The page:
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Coming Soon to Popular Transport Stimulus Programs: Local Funding

7:32 AM PDT on April 7, 2010

Two of the most popular transportation programs in the Obama
administration's stimulus law, the $1.5 billion in competitive grants known
as TIGER
and the $8 billion high-speed
rail
initiative, had an added feature that made them even more
attractive to cities and states: the federal funding awards would not
require a local match.

df07252005d.jpgAmtrak's
Empire Builder line currently provides rail service to Milwaukee.
(Photo: Nat'l
Corridors Initiative
)

But that arrangement is about to change, as the stimulus era runs
its course and the next rounds of high-speed rail and TIGER-style
competitive grants are given out by the U.S. DOT.

In Wisconsin, where an advertising war already has
started
between conservative critics and industry supporters of the
state's $822 million bullet-train grant, local media reports
that
finding a local match for future rail grants could prove a
significant stumbling block:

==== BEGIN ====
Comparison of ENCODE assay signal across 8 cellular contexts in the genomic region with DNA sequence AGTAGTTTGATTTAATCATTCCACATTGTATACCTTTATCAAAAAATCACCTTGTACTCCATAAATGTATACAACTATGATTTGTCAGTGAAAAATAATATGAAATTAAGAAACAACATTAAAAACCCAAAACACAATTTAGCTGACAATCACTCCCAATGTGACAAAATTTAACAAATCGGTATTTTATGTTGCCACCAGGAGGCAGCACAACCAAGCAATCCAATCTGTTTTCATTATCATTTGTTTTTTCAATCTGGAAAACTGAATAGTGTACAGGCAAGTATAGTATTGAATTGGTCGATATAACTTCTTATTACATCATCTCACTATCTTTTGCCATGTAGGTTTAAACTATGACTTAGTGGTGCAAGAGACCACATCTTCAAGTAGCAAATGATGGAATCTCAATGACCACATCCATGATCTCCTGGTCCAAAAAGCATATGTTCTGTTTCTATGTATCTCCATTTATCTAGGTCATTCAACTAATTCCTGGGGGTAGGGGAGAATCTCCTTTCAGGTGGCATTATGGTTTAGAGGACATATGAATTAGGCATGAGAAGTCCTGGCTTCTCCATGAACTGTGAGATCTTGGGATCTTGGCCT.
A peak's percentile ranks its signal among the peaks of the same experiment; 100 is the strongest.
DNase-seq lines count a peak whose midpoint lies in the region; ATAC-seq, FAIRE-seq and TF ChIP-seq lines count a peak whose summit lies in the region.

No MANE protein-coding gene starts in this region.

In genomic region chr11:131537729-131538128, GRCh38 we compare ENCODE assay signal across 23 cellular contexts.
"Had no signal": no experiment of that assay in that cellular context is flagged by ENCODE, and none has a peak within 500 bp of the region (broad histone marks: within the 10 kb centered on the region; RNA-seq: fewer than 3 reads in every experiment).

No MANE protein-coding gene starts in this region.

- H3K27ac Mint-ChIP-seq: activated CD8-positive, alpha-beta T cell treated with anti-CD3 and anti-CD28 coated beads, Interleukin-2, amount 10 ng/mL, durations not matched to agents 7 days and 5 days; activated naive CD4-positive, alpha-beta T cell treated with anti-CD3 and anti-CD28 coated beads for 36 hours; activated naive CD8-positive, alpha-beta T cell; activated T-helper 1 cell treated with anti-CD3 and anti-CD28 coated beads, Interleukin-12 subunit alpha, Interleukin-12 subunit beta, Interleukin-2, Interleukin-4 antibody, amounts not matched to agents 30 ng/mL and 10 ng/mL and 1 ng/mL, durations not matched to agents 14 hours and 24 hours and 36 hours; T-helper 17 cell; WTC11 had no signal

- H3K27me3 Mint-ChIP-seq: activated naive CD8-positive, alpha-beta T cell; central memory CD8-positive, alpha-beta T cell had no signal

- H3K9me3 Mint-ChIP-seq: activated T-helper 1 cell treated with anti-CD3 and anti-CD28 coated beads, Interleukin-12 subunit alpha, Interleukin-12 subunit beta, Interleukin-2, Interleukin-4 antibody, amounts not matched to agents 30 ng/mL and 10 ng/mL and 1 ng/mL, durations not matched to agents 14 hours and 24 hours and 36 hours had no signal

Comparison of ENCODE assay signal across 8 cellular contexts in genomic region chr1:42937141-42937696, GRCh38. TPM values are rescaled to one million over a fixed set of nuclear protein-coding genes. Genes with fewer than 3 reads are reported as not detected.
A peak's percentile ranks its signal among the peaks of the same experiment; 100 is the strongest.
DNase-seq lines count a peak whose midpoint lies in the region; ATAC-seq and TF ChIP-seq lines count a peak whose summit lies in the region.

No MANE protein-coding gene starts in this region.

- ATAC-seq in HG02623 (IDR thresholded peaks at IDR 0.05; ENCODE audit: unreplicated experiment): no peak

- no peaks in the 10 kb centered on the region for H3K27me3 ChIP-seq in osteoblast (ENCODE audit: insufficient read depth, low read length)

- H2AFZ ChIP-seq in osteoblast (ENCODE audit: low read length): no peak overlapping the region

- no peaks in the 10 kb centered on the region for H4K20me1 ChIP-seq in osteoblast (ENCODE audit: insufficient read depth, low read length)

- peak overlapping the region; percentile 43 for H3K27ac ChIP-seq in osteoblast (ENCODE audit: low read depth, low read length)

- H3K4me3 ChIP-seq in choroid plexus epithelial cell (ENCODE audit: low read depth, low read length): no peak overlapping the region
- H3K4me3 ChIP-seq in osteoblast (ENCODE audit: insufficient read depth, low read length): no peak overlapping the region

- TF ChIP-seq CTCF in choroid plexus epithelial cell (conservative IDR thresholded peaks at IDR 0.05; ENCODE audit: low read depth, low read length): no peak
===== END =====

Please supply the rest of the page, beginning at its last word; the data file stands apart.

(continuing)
Unlike the first high-speed rail grants Wisconsinreceived, future federal payouts will require the state put up its ownmoney.

Butthe state already has problems maintaining its roads and should notshell out money from the transportation budget to get federal railgrants, said Wisconsin state Rep. Mark Gottlieb, the WisconsinAssembly’s appointee to the Midwest Interstate Passenger RailCommission.

“Irrespective of the amount of federal money that ison the table right now,” Gottlieb said, “moving forward even fasterwith intercity rail is something I just don’t think we can afford rightnow.”

It remains to be seen whether Wisconsin's resistance to budgeting
for a state contribution to high-speed rail -- which is not affecting
its enthusiasm for other federal road and transit programs that require a
local match -- will become a trend in the coming months. The $600
million in competitive TIGER-style grants that Congress approved
last fall
will require localities to find matching funds, but the
U.S. DOT has yet to formally solicit applications for that funding.

Still, as a growing number of states face budget crises in the wake
of the global financial crisis, available funding for all modes of
transportation is
evaporating
. The latest state to feel the pinch is Maryland, where
officials have announced plans to
delay
for two years a $28 million capital contribution to the D.C.
area's Metro transit system.

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